Saturday 22 July 2017

Dublin's days as a techie Cinderella are numbered

Zendesk's forthcoming major expansion in its Irish base will create high-level jobs in the capital, the multinational's vice-president of engineering, Colum Twomey, tells our tech editor

Colum Twomey, vice-president of engineering at Zendesk, says the company will also be hiring non-tech staff for its Dublin operation. Picture: Adrian Weckler
Colum Twomey, vice-president of engineering at Zendesk, says the company will also be hiring non-tech staff for its Dublin operation. Picture: Adrian Weckler
Adrian Weckler

Adrian Weckler

Is Dublin really a 'proper' tech city? Or is it still a place mainly for multinationals to locate support centres? The issue came up again in a recent London jobs announcement by Intercom, the booming software firm that has based most of its high-end design facilities in Dublin.

"In contrast to Dublin, big companies like Amazon, Facebook and Google have firmly established their London offices as places where first-class product development takes place," wrote Darragh Curran, Intercom's vice-president of engineering.

Ouch.

Curran was trying to make a positive point about London's deep-tech skills well. And Intercom is one of the most committed companies to its top-end tech jobs being in Dublin.

Even still, his remarks gently highlighted what many have argued for some time: that for all its success in luring multinationals, Dublin does not play in the same league as cities such as London, Berlin or Stockholm when it comes to design talent.

Instead, the doubters argue, Dublin is largely an outsourcing centre for languages, finance, administration and lower-level engineering.

So when the software firm Zendesk yesterday announced a hefty expansion of its Dublin base - with plans to more than double its workforce here - it was natural to wonder whether this would mean support-style jobs or something more.

"It's a fair question," says Colum Twomey, the multinational's vice-president of engineering.

"In the past, it has certainly been the case that Dublin has been a place where companies come to hire engineering staff inexpensively.

"And those companies would give the local engineers the less exciting work, maybe maintaining a previous version of the software or localising it, nothing very exciting. And you still see a bit of this around."

However, Twomey insists that this isn't what Zendesk is offering for new recruits to its expanding Dublin operation.

"One of the key reasons I actually came to Zendesk was that we build core products here from scratch," he says. "That means we're a peer to our other development centres around the world."

The company, which makes and sells customer-support software, plans to hire 300 new people over the next three years to add to its existing 200 staff already located in Dublin. It is putting money up front for this, with a newly-leased building on Dublin's Grand Canal that can accommodate up to 500 people.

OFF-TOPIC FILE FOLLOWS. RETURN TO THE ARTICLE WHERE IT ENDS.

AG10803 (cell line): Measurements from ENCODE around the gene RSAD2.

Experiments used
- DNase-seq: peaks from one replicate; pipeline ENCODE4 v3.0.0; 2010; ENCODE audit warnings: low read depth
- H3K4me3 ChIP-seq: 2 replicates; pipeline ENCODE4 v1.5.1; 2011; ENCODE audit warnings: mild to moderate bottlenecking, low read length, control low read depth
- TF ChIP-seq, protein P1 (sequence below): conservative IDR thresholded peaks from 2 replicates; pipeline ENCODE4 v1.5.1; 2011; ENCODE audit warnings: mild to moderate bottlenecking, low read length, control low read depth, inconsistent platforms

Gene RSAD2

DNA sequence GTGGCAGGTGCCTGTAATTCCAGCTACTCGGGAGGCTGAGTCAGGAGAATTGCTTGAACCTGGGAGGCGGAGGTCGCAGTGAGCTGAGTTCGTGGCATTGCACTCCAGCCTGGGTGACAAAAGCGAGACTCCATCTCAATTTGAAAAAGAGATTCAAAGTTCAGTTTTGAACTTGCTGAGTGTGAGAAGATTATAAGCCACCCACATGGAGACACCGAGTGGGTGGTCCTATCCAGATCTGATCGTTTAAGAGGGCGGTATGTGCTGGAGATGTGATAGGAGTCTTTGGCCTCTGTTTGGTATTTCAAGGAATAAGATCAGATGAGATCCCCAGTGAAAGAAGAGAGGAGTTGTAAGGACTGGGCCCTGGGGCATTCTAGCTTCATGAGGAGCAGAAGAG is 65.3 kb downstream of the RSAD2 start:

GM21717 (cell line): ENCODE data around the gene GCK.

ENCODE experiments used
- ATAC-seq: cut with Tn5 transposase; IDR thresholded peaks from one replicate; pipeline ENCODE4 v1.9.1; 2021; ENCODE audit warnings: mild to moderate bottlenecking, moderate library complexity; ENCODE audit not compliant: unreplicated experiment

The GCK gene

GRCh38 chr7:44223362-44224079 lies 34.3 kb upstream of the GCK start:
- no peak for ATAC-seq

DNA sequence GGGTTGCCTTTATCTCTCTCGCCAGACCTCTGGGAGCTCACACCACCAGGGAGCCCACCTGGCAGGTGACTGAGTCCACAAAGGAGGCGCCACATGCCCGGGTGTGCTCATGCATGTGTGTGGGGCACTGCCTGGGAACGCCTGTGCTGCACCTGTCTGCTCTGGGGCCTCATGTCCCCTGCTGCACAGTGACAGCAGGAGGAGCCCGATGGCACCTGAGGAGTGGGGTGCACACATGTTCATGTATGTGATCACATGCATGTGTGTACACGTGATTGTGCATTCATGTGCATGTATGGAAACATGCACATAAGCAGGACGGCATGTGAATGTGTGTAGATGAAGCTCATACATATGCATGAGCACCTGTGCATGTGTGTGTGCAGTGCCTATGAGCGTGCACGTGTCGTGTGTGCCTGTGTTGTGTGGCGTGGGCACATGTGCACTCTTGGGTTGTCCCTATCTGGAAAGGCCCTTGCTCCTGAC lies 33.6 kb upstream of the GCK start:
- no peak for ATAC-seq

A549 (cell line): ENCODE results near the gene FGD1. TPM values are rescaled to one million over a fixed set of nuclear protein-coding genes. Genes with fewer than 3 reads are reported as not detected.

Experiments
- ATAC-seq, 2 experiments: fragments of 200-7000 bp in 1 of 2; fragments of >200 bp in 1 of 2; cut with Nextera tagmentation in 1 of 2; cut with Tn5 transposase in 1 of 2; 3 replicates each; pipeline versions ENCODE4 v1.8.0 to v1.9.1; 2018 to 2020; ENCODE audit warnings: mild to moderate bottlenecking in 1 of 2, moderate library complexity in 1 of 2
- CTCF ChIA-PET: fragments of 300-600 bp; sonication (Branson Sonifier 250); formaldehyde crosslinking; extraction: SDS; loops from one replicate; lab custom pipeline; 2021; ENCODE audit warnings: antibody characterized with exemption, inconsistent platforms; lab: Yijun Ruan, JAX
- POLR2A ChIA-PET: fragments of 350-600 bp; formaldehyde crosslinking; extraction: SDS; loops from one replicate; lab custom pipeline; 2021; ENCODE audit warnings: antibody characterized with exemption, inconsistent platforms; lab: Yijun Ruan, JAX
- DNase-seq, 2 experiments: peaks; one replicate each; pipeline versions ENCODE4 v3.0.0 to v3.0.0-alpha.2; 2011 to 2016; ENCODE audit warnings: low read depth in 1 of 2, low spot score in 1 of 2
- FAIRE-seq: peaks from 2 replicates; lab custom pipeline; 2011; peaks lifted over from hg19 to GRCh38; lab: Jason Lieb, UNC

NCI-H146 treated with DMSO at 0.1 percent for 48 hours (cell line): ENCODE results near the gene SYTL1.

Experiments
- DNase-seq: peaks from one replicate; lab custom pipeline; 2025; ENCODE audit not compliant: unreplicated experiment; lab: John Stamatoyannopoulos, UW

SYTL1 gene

Zendesk, which has a global headquarters in San Francisco, has over 35,000 paid customer accounts in Europe, the Middle East and Africa and is growing at 30pc annually.

Globally, the company has over 100,000 paid customer accounts.

Twomey says that the firm is serious about high-end design jobs being part of the Dublin set-up.

"The first product we took on here in Dublin was the Talk product, which we had to take on and support while we built it from the ground up. That has been a really successful product for us and it's been owned entirely here in Dublin.

"That means we have the engineers, the designers, the QA process, the creative guys, the product management all here. It's full ownership. It gives us a high level of autonomy."

Other Zendesk processes have elements of this philosophy.

"All of the mobile software that is built by Zendesk is built here in Dublin," says Twomey. "And it's all native Android and iOS stuff. So we're building apps, we're building SDKs. Again, it's pretty autonomous.

"That's what keeps people engaged here. We have a very low turnover of staff because people care about what they're building and want to have control. If they thought they were being dictated to from another geography, they may not like it.

"Certainly, I wouldn't have come here if we weren't going to get this kind of work."

The company is also looking for non-tech roles to hire.

"As well as the these tech jobs, we're also looking for sales people, support people and language skills," says Twomey. "Right now, about 40pc of our staff are engineers, while 20pc are in sales, 20pc are in support and 10pc are in finance or back office functions.

"I think it's going to scale fairly linearly."

Zendesk established its office in Dublin in 2012 with two engineers and an idea to globally expand its engineering team.

"Initially, the (Danish) founders moved from Copenhagen to San Francisco," says Twomey. "But while San Francisco is great from a market perspective, it's hard to afford or attract A-list talent there.

"The founders decided to locate an engineering centre in Copenhagen but knew it wouldn't be enough, so that's when they picked Dublin.

"Since then, the decision has been to grow the Dublin operation from an engineering perspective because it's really working very well for us. We're not growing our other sites as rapidly. We have sites in cities like Berlin as well, but we made a decision not to put our engineering there because we're able to meet our needs here."

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